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Patients with unresectable pancreatic cancer (PDAC) or endocrine tumors (PET) often develop splenic vein thrombosis, hypersplenism, and thrombocytopenia which limits the administration of chemotherapy.
From 2001 to 2009, 15 patients with recurrent or unresectable PDAC or PET underwent splenectomy for hypersplenism and thrombocytopenia. The clinical variables of this group of patients were analyzed. The overall survival of patients with PDAC was compared to historical controls.
Of the 15 total patients, 13 (87%) had PDAC and 2 (13%) had PET. All tumors were either locally advanced (n=6, 40%) or metastatic (n=9, 60%). The platelet counts significantly increased after splenectomy (p<0.01). All patients were able to resume chemotherapy within a median of 11.5 days (range 6–27). The patients with PDAC had a median survival of 20 months (range 4–67) from the time of diagnosis and 10.6 months (range 0.6–39.8) from the time of splenectomy.
Splenectomy for patients with unresectable PDAC or PET who developed hypersplenism and thrombocytopenia that limited the administration of chemotherapy, significantly increased platelet counts, and led to resumption of treatment in all patients. Patients with PDAC had better disease-specific survival as compared to historical controls.
The pancreas has a diverse cellular heterogeneity and function, and can give rise to a number of histologically distinct malignancies. Most malignant cancers originate from the ductal epithelium or endocrine cells and include pancreatic ductal adenocarcinomas (PDAC) and malignant endocrine tumors (PETs). Each histologic type has a different molecular signature and clinical course; PDACs are associated with the worst prognosis, and PETs are usually less aggressive.1,2 Most patients with PDAC (85%) present with locally advanced or metastatic tumors that are unresectable. Treatment with gemcitabine-based chemotherapy has been shown to significantly improve survival, albeit to only a small degree.3 In contrast, PETs usually present at an earlier stage. Chemotherapy is determined by the grade of the tumor, with high-grade tumors more likely to respond.4–6 Thus, the goal of treatment for unresectable PDAC or PET is treatment with chemotherapy.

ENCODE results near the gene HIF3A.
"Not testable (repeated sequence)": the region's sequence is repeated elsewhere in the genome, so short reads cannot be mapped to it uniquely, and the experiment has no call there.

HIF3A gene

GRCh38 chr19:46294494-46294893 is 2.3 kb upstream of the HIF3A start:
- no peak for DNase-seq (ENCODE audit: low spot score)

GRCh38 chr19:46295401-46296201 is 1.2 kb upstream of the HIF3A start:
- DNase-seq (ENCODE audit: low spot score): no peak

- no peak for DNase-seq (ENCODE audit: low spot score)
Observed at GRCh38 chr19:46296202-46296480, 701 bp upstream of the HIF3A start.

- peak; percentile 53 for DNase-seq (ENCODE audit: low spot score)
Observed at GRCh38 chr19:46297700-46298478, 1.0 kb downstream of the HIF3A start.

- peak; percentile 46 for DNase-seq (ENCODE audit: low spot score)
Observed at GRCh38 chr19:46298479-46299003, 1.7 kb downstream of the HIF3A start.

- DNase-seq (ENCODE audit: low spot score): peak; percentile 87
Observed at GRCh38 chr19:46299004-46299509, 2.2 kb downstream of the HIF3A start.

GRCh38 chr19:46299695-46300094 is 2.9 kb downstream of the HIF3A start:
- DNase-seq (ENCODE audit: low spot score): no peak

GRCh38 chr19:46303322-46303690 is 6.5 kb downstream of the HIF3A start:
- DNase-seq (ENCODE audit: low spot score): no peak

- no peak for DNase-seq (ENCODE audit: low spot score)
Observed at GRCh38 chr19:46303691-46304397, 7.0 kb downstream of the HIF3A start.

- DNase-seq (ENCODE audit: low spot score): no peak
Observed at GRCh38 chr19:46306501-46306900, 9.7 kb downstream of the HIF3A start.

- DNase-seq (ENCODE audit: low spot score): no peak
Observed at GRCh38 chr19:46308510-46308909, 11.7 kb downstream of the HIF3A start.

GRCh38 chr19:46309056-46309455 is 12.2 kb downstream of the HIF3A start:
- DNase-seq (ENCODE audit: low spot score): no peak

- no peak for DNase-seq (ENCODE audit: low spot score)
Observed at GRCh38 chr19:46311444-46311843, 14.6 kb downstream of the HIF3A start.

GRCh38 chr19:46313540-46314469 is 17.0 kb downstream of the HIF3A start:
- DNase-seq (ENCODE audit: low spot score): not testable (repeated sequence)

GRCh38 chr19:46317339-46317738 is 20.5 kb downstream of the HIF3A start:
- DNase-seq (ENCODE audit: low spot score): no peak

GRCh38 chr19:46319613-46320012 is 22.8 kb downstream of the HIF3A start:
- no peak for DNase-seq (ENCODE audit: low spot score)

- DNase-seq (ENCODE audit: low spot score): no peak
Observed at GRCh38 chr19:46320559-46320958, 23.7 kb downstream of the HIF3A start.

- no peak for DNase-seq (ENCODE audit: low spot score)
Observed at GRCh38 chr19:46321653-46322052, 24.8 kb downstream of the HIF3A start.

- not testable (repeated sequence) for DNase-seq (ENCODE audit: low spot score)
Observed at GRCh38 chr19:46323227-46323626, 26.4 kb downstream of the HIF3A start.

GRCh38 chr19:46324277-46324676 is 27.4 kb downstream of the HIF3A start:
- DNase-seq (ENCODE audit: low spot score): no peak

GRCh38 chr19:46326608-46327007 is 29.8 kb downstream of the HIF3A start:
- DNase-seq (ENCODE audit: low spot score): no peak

By virtue of the anatomic location of the pancreas, locally advanced PDAC or PETs can lead to thrombosis or occlusion of the splenic, superior mesenteric (SMV), and/or portal (PV) vein(s) with resultant hypersplenism. As in patients with cirrhosis and portal hypertension, the enhanced splenic function often produces thrombocytopenia. In addition, cytotoxic chemotherapeutic regimens, especially gemcitabine, often induce bone marrow suppression, which results in thrombocytopenia. When this occurs, many patients must stop their treatment, since serious and potentially lethal side effects could develop.
We hypothesized that a palliative splenectomy for patients with locally advanced unresectable PDAC or PETs who developed hypersplenism and thrombocytopenia that limited the administration of chemotherapy, would extend the duration of treatment and improve disease-specific survival (DSS). To investigate our hypothesis, we analyzed our experience with 15 patients who were managed with this novel treatment strategy and compared the survival of the PDAC subgroup of patients with stage-matched historical controls.
Approval from the University of California, Los Angeles Office for the Protection of Research Subjects Institutional Review Board was obtained prior to initiating this study. Using a prospectively collected pancreatic cancer database, we performed a review of all patients from 2001 to 2009 with locally advanced or metastatic fine needle aspirate or biopsy (core needle, incisional, or excisional) confirmed PDAC or PET who were unresectable and underwent a splenectomy for severe thrombocytopenia that developed during administration of chemotherapy. The pathology reports were generated by one of four gastrointestinal pathologists on faculty at UCLA. The clinical, radiographic, and histopathologic findings; treatment and perioperative variables; and DSS of these patients were examined.
Clinical variables analyzed included gender, age, and stage at the time of diagnosis, and tumor histology (PDAC and PET). Radiographic variables analyzed included location of the tumor and PV/SMV/splenic vein status (patent vs. nonpatent) on high resolution computed tomography (CT) or magnetic resonance imaging (MRI) scans. Treatment variables analyzed included the pre- and post-splenectomy chemotherapeutic regimen administered and tumor response. Variables directly related to splenectomy that were examined included length of hospital stay, need for conversion to an open operation, white blood cell count and hemoglobin immediately after surgery (postoperative day 1), and pre- and postoperative platelet counts. Preoperative platelet counts were recorded at the last clinic visit prior to surgery. Postoperative platelet counts were recorded on the day of hospital discharge. The time to resumption of chemotherapy after splenectomy was also examined.